The news has just come down that a procedural vote on the Defense Authorization Bill, which includes language to allow for the repeal of the nation’s “Don’t Ask, Don’t Tell” law, has failed, falling three votes short of the 60 needed to move forward. From MSNBC:
Ultimately, Majority Leader Harry Reid called for the vote without having reached a procedural agreement with moderate Republican Sen. Susan Collins of Maine, who supports repeal but wanted greater openness for the process of amending and passing the bill. Collins voted aye on the measure, but other Republicans who support repeal but had voiced similar procedural concerns -- Sens. Scott Brown and Lisa Murkowski -- voted no.
One Democrat, newly-elected Sen. Joe Manchin of West Virginia, broke with his party to vote no.
The result means that repeal of the ban, enacted in 1993, is unlikely to be changed by Congress anytime soon. The policy is also currently being considered in court proceedings.
GLAAD President Jarrett Barrios said, "the Senate’s inaction on the repeal of ‘Don’t Ask, Don’t Tell’ is not only disappointing, it undermines our national security and continues the unfair practice of discharging critical and skilled service members." He added, "today the media needs to amplify the voices of those patriotic and dedicated personnel being unfairly discharged simply because of who they are as well as the overwhelming public support to repeal 'Don't Ask, Don't Tell.'"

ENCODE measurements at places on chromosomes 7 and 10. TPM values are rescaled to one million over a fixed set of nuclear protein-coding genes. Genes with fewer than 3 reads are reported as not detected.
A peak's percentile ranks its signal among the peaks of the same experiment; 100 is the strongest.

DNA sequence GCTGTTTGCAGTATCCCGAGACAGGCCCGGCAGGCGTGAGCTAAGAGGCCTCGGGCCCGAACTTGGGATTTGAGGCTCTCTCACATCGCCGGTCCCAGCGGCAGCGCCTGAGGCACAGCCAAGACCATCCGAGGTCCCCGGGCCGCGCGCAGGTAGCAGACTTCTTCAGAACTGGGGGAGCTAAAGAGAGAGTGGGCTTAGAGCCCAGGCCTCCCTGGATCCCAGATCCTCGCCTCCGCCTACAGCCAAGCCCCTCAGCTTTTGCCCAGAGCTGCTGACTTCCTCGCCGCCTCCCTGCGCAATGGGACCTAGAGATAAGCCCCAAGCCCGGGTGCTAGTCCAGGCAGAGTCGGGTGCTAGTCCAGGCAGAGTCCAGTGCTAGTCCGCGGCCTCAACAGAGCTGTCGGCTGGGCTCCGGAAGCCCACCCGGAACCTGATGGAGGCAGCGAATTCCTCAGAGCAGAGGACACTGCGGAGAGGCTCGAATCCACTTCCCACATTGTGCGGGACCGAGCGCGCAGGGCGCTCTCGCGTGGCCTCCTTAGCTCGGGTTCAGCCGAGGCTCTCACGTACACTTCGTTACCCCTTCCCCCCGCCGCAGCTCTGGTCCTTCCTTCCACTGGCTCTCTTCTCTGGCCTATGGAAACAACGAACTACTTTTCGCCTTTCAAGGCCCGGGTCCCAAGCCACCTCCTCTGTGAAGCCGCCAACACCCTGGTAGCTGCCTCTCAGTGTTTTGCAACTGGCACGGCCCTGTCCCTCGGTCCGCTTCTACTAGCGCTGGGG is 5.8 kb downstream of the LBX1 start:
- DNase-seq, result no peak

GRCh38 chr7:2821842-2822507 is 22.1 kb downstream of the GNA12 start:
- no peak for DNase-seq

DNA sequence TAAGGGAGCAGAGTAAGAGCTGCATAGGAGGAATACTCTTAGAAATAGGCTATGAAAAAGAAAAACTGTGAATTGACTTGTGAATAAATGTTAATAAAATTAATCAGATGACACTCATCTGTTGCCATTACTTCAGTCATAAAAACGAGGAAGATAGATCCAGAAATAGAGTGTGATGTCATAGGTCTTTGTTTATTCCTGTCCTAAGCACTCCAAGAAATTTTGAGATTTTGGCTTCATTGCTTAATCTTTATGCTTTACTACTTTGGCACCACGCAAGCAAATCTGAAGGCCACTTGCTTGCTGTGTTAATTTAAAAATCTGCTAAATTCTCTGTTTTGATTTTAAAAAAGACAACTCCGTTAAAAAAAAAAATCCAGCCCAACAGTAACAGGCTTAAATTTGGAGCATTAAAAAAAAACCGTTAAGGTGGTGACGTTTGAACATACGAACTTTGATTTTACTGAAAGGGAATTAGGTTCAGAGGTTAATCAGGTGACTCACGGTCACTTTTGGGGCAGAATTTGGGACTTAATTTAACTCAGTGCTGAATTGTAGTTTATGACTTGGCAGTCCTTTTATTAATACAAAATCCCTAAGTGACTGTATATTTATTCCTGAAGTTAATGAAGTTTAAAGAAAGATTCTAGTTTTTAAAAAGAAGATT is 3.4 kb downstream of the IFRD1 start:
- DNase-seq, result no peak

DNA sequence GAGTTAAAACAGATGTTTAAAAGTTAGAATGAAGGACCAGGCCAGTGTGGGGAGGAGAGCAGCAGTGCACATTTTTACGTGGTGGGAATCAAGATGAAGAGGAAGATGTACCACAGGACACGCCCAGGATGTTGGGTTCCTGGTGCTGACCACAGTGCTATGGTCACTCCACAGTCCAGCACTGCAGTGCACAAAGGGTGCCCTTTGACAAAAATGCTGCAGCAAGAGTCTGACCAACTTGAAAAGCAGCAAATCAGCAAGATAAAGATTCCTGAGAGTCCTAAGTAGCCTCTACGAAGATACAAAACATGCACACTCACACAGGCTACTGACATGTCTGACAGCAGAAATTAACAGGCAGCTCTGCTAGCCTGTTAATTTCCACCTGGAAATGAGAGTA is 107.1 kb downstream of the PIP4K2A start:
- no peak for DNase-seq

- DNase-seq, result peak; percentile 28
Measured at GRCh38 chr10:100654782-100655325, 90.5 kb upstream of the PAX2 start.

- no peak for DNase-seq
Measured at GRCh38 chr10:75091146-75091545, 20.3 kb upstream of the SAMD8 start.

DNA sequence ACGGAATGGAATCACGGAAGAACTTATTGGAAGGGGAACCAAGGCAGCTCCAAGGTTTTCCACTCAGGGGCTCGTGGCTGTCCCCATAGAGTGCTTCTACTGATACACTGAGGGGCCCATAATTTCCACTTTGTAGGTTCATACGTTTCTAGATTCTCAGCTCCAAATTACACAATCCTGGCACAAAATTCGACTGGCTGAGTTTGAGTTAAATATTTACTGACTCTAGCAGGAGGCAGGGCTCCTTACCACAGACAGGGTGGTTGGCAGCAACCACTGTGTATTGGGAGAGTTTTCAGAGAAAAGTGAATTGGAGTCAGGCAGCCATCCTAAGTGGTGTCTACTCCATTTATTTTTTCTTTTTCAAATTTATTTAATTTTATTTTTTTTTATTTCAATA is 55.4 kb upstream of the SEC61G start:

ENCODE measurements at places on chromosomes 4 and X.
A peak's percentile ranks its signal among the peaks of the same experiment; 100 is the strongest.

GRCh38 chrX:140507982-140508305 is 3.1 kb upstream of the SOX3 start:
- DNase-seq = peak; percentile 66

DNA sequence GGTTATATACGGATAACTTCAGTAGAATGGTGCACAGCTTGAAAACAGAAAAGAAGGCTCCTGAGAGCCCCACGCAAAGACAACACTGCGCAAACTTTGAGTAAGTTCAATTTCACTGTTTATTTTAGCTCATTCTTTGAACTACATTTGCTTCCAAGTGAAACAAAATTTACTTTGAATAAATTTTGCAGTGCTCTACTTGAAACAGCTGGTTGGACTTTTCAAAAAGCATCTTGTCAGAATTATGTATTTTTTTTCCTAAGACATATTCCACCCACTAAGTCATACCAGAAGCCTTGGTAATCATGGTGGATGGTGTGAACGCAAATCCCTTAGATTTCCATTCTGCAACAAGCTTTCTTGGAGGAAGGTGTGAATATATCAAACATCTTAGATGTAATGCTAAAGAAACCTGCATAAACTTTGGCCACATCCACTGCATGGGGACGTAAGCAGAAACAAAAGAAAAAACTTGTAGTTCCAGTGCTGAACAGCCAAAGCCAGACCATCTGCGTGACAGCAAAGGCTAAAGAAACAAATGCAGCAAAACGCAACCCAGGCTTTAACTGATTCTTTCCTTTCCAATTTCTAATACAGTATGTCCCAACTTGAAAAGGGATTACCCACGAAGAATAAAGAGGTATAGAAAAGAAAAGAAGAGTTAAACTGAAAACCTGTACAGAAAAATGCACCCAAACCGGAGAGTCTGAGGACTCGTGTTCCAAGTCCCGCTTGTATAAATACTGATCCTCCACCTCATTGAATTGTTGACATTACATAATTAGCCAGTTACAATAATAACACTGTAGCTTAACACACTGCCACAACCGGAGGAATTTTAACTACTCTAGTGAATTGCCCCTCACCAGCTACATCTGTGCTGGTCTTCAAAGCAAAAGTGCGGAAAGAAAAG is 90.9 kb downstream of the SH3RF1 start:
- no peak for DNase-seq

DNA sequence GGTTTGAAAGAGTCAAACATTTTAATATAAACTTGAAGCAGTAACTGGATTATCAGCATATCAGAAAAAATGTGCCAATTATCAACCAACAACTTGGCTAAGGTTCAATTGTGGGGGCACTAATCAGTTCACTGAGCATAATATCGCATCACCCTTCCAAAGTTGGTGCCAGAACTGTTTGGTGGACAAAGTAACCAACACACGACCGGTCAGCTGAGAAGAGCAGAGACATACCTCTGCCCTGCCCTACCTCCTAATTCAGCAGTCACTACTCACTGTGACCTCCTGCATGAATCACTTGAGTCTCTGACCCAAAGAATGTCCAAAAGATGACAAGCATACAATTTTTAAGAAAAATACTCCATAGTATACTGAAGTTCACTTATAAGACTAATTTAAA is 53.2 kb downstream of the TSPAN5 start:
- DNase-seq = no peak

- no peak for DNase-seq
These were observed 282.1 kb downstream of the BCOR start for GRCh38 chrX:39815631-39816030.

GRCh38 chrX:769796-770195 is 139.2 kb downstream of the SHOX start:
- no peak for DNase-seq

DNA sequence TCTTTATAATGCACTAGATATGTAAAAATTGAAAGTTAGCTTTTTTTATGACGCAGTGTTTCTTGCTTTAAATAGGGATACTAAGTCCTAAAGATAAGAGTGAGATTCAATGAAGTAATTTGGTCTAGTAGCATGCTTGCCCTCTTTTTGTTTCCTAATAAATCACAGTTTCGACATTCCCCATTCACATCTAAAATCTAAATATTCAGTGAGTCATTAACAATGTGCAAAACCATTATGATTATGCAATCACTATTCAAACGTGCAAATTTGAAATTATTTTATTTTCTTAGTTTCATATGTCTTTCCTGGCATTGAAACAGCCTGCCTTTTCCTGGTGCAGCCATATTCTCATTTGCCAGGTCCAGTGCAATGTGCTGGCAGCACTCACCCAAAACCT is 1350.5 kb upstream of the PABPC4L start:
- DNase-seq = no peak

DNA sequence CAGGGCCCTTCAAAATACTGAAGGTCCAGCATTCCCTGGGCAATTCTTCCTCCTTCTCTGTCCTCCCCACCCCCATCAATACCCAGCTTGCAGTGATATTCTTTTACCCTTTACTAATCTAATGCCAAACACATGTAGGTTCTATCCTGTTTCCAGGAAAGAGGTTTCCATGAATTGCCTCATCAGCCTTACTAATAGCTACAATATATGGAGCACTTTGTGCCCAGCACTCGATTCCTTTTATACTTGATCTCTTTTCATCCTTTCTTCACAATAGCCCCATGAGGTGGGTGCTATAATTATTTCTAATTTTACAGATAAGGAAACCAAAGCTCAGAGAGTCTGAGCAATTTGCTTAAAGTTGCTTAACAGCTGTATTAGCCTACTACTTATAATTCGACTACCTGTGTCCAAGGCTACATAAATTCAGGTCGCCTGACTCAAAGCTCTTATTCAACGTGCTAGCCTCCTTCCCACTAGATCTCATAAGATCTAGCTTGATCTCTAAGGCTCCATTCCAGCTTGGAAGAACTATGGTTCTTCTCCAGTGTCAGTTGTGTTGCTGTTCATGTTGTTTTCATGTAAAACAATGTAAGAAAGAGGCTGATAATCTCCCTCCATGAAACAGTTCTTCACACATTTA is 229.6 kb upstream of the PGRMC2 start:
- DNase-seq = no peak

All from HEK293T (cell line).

While it may seem like this vote takes this story off the national radar, the media in fact has just become more important than ever. So here’s our message to the media: Keep asking and keep telling.
Continue to run public opinion polls on this topic. Survey after survey has revealed that the American people, across all demographic groups, support repealing this law and allowing troops to serve openly. Even the Pentagon's survey of those currently serving and their families showed that repealing the law would not harm military readiness. Ask the American people where they stand on this matter, and they will tell you they stand with letting the troops serve openly.
We also urge those in the news media to continue to give voice to the men and women of our armed forces who suffer under this discriminatory law, to those who have been denied the chance to serve, and those who were given the chance to serve and were then discharged.
Keep telling their stories, and maybe a few of those 40 Senators will get the message, which could give a new standalone bill announced by Senators Lieberman and Collins a chance to pass.
Despite the Senate’s failure to move the country forward this afternoon, we urge the media to continue asking the tough questions and to continue telling the stories of the men and women who just want to serve their country with honor.